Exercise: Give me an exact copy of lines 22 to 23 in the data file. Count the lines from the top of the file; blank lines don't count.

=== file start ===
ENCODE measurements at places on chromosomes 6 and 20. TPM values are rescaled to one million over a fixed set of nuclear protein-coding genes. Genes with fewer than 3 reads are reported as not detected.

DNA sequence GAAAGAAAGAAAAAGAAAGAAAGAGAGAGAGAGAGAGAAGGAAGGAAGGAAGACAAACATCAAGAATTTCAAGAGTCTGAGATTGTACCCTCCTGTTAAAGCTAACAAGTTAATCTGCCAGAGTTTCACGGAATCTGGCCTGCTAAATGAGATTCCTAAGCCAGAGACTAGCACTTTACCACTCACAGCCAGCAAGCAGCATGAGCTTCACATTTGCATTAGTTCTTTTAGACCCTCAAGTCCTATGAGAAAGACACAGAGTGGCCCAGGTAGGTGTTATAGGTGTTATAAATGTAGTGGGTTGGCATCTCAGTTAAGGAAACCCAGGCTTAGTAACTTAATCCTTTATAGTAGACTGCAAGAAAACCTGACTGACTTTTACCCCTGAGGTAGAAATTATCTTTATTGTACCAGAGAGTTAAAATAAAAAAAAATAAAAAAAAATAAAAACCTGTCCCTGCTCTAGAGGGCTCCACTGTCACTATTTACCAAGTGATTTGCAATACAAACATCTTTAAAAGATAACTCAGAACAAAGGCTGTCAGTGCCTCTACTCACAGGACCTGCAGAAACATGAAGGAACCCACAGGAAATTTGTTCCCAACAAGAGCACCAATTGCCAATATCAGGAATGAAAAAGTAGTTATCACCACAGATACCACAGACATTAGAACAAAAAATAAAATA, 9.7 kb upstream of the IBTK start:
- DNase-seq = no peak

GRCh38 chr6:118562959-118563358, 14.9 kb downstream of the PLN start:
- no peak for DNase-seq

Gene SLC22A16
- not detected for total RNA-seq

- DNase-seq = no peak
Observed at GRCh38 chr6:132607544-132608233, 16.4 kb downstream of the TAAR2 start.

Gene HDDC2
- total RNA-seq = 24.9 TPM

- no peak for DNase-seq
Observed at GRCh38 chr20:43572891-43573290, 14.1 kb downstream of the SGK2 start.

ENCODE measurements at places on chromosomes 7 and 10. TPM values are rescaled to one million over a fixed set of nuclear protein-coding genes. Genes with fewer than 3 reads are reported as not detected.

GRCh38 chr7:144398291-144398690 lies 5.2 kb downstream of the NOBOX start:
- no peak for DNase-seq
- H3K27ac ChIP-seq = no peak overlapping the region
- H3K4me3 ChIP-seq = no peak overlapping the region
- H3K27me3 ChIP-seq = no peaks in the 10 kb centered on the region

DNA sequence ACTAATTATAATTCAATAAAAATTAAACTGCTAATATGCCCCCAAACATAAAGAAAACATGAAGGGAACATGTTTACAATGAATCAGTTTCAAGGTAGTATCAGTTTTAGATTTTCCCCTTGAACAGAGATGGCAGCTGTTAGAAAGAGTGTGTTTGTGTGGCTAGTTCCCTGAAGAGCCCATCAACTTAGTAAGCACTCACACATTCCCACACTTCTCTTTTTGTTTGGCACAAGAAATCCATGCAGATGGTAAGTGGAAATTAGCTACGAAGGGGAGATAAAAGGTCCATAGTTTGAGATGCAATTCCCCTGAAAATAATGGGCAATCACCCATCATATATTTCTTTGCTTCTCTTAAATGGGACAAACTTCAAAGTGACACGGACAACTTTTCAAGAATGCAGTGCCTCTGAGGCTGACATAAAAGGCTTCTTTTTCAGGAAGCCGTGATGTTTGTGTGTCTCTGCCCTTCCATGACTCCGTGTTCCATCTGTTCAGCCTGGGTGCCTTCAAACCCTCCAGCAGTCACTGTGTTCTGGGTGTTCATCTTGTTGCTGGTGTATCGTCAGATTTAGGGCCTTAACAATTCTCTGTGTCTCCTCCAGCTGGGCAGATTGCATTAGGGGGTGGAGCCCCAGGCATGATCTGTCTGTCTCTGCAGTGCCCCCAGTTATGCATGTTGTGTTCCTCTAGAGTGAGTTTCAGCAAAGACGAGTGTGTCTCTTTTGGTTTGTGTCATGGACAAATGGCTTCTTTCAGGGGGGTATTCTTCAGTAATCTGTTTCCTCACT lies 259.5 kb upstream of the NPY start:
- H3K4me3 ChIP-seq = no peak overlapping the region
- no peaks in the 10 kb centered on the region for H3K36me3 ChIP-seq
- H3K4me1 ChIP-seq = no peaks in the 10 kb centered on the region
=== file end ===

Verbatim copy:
- no peaks in the 10 kb centered on the region for H3K36me3 ChIP-seq
- H3K4me1 ChIP-seq = no peaks in the 10 kb centered on the region